Author ORCID Identifier

Defense Date


Document Type


Degree Name

Doctor of Philosophy


Mechanical and Nuclear Engineering

First Advisor

Dr. Joao S. Soares

Second Advisor

Dr. Gary Tepper

Third Advisor

Dr. Stefano Toldo

Fourth Advisor

Dr. Laleh Golshahi

Fifth Advisor

Dr. Michael McClure


Coronary artery bypass surgery (CABG) remains one of the most common cardiac surgical procedures performed worldwide, frequently involving multiple bypasses, and commonly employing the patient’s internal mammary artery, radial artery, or saphenous vein. CABG is often not possible because native vessels were already employed in previous interventions or are diseased themselves. Synthetic vascular grafts are currently integral tools of vascular surgery and have had relative success in large-caliber applications providing substantial benefit to aortic or iliac grafting; however, small diameter (< 6 mm) arterial grafts have not yet translated into clinical effectiveness due to thrombosis and anastomotic intimal hyperplasia. ETVGs present an exciting potential alternative in vascular grafting by offering a blood vessel substitute that could exhibit all the functional characteristics of native vasculature. In addition to relieving supply limitations associated with coronary artery bypass surgery ETVGs are especially ideal for pediatric patients with congenital heart disease who require grafts that grow as they do, eliminating the need for reoccurring invasive surgeries.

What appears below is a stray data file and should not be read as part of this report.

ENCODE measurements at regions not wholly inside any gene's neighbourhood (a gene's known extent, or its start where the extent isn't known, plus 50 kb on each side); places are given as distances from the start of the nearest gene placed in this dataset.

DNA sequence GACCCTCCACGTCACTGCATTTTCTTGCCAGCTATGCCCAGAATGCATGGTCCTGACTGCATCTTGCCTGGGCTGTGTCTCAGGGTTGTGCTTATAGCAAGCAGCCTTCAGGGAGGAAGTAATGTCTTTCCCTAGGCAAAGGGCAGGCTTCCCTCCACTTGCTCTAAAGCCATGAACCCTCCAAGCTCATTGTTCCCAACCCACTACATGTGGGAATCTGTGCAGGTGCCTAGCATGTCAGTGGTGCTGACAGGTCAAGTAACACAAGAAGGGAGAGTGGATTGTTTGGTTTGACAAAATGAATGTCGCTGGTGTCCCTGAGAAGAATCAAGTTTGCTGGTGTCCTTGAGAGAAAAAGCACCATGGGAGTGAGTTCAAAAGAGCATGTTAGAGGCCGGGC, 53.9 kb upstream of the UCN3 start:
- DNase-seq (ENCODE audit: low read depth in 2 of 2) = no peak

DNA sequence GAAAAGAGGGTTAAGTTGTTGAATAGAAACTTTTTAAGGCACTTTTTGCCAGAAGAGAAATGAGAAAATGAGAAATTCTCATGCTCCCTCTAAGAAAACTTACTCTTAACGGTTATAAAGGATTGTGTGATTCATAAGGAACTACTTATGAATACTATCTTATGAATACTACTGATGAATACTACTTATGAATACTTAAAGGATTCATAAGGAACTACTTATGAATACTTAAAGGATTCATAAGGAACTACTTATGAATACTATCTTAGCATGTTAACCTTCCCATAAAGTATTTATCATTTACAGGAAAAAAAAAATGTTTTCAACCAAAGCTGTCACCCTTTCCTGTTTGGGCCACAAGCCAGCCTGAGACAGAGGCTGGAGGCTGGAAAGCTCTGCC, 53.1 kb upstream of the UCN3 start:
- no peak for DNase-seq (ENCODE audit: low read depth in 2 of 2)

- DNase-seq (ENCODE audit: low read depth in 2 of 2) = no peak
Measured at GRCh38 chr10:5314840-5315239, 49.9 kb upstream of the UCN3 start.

Though the role of biomechanics in regulating cellular behavior promoting non-thrombogenicity, vasoactivity, and ECM synthesis and maintenance is well established, scientists have yet to find the optimum culture conditions to obtain viable small diameter ETVGs suitable for clinical application. Mechanical conditioning is widely recognized as one of the most relevant methods to enhance tissue accretion and microstructure, leading to engineered tissues with improved mechanical behaviors. However, determining optimal conditioning protocols for ETVGs is rather empirical and based on extensive trial-and-error iterations. We are unable to predict this cause-and-effect relationship accurately, and thus unable to reliably produce ETVGs with targeted properties. This is only magnified when considering the phase after deployment where the understanding of the in vivo performance of the grafts until fully absorbed is crucial to improve patency.


© Sarah Saunders

Is Part Of

VCU University Archives

Is Part Of

VCU Theses and Dissertations

Date of Submission